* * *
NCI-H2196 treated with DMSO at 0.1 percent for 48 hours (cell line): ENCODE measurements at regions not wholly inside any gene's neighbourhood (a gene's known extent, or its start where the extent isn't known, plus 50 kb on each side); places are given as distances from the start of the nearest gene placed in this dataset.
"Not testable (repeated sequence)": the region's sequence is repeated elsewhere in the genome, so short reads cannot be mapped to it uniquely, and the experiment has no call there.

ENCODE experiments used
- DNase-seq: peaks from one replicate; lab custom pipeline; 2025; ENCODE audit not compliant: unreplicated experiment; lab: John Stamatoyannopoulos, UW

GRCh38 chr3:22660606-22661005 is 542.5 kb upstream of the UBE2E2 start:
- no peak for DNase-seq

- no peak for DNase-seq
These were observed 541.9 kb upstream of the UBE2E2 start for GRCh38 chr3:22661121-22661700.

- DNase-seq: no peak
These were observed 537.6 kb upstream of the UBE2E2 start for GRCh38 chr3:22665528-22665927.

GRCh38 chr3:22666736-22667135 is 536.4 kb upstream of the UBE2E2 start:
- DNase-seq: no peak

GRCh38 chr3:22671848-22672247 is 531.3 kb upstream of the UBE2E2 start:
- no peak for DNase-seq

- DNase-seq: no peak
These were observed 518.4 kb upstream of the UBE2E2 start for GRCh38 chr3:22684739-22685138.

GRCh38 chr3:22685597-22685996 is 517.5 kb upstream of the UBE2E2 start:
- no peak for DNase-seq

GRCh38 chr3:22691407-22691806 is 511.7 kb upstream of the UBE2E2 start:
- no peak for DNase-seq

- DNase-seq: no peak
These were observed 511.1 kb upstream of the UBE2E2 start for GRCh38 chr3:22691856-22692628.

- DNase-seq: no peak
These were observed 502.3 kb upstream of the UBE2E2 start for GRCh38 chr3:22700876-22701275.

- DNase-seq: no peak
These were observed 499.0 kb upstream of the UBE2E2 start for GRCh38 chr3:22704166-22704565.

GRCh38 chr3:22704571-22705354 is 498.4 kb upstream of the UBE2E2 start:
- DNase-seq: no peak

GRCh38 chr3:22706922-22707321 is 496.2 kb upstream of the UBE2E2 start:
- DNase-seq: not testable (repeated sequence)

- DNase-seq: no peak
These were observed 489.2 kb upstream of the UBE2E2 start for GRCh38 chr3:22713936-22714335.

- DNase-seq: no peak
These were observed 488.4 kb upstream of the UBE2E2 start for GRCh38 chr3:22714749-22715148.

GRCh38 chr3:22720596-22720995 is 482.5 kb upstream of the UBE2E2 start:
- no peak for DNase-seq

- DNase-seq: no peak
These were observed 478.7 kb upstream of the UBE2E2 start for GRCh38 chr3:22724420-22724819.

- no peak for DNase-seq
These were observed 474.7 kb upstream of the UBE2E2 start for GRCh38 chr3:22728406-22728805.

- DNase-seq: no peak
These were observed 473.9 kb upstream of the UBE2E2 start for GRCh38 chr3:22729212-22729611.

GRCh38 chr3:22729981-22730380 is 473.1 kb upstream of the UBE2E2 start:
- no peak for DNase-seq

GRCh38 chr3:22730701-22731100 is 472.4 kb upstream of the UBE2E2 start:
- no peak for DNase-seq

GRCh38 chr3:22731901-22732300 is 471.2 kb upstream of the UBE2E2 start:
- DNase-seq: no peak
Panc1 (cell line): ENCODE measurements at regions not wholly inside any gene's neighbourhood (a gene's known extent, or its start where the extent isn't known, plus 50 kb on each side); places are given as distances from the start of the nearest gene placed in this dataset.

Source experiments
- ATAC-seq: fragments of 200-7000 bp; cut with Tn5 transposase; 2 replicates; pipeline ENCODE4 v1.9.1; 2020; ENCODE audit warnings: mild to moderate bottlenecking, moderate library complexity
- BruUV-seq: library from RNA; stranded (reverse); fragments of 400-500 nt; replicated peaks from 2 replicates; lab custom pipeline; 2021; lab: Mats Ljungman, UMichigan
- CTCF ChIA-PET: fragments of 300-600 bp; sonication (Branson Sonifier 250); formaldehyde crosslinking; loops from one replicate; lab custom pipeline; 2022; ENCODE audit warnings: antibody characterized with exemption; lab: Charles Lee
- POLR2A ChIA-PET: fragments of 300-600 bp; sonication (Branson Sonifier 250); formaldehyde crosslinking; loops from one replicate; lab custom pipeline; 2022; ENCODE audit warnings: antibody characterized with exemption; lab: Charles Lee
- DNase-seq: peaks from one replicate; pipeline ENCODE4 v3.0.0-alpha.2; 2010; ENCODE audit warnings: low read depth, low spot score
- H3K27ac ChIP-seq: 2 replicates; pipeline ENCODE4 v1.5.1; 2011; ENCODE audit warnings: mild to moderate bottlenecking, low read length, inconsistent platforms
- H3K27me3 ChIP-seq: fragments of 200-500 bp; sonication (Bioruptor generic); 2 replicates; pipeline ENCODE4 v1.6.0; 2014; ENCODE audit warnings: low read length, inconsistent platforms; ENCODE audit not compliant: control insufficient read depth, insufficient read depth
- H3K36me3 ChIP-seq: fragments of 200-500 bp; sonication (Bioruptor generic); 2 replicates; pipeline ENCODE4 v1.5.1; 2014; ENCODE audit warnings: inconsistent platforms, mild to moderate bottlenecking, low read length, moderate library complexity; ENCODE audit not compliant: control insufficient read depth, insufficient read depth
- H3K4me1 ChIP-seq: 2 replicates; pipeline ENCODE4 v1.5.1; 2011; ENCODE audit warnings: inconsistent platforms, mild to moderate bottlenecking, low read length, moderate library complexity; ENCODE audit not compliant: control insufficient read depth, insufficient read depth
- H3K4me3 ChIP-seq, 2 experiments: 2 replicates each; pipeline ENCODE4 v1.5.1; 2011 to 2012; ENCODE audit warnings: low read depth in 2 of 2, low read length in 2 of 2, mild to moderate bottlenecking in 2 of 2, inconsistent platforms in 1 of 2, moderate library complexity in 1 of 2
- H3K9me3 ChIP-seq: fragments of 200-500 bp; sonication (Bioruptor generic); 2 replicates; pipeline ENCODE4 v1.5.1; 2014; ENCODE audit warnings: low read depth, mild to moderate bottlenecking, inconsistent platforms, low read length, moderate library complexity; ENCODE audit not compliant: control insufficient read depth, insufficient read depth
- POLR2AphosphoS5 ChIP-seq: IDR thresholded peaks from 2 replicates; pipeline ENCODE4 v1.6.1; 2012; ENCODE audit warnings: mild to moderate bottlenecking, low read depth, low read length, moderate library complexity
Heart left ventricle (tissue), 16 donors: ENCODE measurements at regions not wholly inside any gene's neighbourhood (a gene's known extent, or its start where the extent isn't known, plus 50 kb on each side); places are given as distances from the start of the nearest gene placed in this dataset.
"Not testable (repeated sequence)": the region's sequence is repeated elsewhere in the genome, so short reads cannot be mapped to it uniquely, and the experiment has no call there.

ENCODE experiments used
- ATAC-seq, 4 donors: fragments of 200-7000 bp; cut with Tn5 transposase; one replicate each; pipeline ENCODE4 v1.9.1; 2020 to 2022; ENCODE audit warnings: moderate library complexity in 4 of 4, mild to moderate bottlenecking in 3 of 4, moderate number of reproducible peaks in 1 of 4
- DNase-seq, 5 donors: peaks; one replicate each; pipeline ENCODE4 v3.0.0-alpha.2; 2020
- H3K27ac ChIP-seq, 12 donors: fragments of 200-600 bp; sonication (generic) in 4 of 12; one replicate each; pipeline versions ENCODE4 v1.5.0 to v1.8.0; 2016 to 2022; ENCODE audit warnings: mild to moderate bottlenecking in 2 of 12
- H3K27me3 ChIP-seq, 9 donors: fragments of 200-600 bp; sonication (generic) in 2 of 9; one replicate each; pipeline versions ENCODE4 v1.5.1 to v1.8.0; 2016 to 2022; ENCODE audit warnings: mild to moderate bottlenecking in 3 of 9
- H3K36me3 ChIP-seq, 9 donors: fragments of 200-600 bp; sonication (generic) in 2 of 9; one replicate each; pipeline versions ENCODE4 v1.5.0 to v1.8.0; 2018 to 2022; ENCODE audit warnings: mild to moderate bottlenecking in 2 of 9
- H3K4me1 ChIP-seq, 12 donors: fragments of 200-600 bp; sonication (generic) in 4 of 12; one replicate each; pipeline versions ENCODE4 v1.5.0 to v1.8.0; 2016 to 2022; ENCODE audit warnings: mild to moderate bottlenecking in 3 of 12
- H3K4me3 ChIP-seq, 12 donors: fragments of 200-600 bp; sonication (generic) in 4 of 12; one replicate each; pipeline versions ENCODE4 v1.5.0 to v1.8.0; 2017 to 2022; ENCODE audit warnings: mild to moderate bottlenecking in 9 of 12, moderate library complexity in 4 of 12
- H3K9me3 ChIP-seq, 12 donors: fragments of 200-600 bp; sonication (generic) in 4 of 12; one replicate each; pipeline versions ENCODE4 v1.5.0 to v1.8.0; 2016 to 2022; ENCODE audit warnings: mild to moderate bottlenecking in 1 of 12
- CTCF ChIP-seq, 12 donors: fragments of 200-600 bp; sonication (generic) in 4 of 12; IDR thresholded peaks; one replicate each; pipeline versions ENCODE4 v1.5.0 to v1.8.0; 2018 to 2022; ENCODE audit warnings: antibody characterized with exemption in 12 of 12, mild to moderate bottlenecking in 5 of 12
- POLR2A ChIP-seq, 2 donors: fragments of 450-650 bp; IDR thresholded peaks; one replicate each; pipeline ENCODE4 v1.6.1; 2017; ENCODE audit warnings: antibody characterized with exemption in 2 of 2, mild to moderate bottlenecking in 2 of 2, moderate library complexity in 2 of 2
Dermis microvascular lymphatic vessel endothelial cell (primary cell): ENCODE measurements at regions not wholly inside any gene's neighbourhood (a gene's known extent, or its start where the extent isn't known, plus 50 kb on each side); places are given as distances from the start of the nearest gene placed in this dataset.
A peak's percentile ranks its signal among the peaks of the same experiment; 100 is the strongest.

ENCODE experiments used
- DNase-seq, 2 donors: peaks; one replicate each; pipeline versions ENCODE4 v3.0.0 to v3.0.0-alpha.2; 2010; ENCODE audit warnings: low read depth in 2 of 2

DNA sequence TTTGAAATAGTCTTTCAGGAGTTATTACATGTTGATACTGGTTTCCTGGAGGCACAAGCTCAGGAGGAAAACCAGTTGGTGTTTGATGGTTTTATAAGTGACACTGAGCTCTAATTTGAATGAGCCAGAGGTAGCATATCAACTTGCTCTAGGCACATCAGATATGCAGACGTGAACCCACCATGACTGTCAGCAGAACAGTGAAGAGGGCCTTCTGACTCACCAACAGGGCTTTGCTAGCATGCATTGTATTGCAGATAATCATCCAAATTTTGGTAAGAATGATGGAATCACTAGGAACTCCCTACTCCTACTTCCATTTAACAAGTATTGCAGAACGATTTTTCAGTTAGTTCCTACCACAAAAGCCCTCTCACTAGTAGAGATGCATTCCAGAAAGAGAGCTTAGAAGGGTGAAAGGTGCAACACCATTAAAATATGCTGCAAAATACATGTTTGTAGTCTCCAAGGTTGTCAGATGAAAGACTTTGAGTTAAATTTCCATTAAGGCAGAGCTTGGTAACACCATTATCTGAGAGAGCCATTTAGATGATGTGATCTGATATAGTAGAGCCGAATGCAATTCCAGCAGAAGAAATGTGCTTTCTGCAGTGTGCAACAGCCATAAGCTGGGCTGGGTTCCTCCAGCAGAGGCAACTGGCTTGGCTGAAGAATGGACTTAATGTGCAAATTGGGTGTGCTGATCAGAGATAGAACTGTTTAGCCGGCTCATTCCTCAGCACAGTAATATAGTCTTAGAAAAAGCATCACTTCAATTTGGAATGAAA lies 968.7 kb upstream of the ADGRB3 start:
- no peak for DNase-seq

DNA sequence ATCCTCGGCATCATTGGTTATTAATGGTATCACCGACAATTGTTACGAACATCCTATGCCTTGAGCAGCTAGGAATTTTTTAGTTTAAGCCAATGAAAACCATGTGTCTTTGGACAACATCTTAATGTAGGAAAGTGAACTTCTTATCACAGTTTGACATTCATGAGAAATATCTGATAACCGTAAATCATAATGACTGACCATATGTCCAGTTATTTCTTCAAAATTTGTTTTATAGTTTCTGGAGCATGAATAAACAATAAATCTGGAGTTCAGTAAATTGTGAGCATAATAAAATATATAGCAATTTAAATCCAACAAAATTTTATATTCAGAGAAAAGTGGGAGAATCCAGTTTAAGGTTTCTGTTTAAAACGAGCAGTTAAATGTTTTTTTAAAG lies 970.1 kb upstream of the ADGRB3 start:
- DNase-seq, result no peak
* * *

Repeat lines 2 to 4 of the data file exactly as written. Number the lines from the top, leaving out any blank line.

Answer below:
"Not testable (repeated sequence)": the region's sequence is repeated elsewhere in the genome, so short reads cannot be mapped to it uniquely, and the experiment has no call there.

ENCODE experiments used
- DNase-seq: peaks from one replicate; lab custom pipeline; 2025; ENCODE audit not compliant: unreplicated experiment; lab: John Stamatoyannopoulos, UW